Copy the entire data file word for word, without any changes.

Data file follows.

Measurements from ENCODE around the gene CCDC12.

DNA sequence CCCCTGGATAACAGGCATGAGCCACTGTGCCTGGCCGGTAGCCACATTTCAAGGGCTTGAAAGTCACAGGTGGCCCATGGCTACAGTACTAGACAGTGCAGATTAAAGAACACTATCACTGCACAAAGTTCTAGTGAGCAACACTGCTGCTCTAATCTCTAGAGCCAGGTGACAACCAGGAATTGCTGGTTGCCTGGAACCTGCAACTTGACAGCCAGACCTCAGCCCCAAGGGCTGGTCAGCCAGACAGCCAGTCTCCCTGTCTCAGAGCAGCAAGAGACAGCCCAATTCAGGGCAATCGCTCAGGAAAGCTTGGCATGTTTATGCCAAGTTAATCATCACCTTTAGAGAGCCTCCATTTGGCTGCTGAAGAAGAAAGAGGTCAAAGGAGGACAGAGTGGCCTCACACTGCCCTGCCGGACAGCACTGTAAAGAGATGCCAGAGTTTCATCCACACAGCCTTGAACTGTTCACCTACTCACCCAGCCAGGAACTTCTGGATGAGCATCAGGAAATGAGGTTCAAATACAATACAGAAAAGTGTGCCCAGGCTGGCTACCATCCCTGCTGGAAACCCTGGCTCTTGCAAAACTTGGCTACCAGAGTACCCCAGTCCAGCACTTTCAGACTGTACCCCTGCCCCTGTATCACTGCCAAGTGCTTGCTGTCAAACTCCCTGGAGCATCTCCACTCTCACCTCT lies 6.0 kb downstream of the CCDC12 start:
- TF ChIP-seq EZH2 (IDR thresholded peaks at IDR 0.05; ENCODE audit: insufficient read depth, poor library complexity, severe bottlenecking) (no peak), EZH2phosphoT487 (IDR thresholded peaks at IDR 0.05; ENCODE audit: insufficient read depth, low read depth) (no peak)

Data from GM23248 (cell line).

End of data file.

Measurements from ENCODE around the gene CCDC12.

DNA sequence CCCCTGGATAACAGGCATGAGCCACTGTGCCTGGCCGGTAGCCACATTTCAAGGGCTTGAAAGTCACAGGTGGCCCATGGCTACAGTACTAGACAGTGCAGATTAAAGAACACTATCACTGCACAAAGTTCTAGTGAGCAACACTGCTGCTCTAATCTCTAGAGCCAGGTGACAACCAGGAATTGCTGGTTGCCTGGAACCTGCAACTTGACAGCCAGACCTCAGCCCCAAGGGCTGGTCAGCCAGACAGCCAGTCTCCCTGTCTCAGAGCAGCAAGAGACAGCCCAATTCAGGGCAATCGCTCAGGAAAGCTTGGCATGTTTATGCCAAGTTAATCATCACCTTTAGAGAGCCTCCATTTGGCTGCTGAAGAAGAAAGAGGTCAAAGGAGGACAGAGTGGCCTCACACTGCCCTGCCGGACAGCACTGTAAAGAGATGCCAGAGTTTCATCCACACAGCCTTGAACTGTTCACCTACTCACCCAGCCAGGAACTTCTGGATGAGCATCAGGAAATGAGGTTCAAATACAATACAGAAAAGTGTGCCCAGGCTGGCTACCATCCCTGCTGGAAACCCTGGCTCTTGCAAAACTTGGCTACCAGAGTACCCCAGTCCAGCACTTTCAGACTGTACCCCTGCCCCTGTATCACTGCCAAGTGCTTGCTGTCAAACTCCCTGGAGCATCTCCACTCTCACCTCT lies 6.0 kb downstream of the CCDC12 start:
- TF ChIP-seq EZH2 (IDR thresholded peaks at IDR 0.05; ENCODE audit: insufficient read depth, poor library complexity, severe bottlenecking) (no peak), EZH2phosphoT487 (IDR thresholded peaks at IDR 0.05; ENCODE audit: insufficient read depth, low read depth) (no peak)

Data from GM23248 (cell line).